ELIE HONIG, CNN SENIOR LEGAL ANALYST: You could see the dominoes that were going to fall.

I think this gives Donald Trump's team a shot, a long shot, but a shot, to try to overturn the hush money case. And I think you just got some interesting details, out of Will Scharf, there, as to how they're going to argue it.

The Supreme Court, today, defined official acts very broadly, broader than I even expected them to. And so, Donald Trump's team is going to say, some of the communications, not many, but a bit of the evidence, used against Donald Trump, in the hush money trial happened in early 2017, when he was president, communications with White House officials.

I'm not sure that just using the official Twitter account is enough, to get something over the line. But they're going to have an argument.

I think Judge Merchan, given his overall orientation in this case, is going to be skeptical of that argument. I would -- I had to guess, I would guess he denies it. However, this gives Donald Trump another arrow in the quiver, for when he goes up onto appeal, and could end up right back in the same place, we got our ruling from today.

COLLINS: Yes. Well, I mean, Shan, you were inside the courtroom -- inside the Supreme Court, as this was coming down. And obviously, we don't get to actually hear the opinions, the rulings being read.

What was it like to hear one, Chief Justice John Roberts with his ruling, as he read the majority opinion, but also the dissent from Sonia Sotomayor, which is worth reading also, as you look at all of this?

SHAN WU, CNN LEGAL ANALYST: Yes, I've never actually been to one of the announcements before. And it was quite a--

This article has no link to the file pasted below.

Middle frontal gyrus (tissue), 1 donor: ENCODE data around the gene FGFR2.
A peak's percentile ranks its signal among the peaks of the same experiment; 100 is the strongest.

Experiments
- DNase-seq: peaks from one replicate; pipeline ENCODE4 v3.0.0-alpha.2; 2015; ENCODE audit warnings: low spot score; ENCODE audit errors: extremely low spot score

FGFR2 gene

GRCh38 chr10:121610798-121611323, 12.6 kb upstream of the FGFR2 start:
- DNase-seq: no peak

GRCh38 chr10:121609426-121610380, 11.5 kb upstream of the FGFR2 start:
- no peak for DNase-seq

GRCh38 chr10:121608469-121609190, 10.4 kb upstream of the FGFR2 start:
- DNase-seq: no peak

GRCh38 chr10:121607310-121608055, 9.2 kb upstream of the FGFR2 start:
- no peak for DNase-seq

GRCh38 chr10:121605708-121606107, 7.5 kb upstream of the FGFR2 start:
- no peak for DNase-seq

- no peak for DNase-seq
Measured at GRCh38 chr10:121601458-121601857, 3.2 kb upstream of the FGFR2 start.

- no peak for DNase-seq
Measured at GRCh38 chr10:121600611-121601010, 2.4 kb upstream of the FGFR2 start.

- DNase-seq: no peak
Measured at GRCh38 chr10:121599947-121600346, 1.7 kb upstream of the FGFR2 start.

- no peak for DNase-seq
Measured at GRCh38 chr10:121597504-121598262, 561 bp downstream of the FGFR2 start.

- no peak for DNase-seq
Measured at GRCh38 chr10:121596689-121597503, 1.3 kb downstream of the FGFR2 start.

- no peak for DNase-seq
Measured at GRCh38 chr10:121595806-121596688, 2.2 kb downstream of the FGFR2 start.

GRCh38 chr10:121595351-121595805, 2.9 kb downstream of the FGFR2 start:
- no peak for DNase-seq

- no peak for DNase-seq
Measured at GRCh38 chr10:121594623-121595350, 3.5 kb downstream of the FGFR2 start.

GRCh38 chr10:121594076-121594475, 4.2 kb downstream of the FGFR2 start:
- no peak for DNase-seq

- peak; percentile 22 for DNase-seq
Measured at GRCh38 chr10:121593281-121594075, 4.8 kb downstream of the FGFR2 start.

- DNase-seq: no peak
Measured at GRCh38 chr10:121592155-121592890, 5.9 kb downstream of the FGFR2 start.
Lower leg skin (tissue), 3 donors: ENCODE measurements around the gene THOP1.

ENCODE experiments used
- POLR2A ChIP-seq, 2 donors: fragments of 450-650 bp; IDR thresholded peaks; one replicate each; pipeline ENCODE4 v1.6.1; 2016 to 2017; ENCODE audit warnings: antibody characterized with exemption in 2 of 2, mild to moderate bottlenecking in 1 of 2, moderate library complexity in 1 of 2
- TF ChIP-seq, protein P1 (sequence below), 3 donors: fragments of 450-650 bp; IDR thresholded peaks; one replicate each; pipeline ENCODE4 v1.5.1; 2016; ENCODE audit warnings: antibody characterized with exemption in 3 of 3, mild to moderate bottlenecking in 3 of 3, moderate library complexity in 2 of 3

COLLINS: You picked quite a good (ph) one.

WU: Yes. It was very different than being there for arguments. I was really struck. Roberts was very matter of fact, as he read, and the other conservative justices actually seemed a little bit checked out. I mean, Justice Thomas was like, leaning back in his chairs, eyes closed, sometimes. Kavanaugh seemed to be looking at him.

But what has really changed the atmosphere, in the courtroom, was when she began to read that dissent. And there was much more tension in the courtroom. And she really ratcheted up the drama, by actually turning towards the conservative side, looking right at Roberts, at certain moments. And the fascinating thing to me, he never looked back at her, never looked up at all.

COLLINS: Wow. I mean, because if you read, what I was just saying there, she was saying that they were inventing immunity through brute force.

WU: Right.

COLLINS: She was saying that they were only relying on history, when it was convenient to them. I mean, it was pretty scathing of a dissent.

WU: Oh, absolutely. And you see, I mean, in the majority writing, I mean, he tries to address some of that.

And I must say, looking at the body language, Amy Coney Barrett, who started off the proceeding, talking about the case, she did with a little bit of humor. She was quite personable. Looked pretty uptight, sitting next to her, looking straight at the back--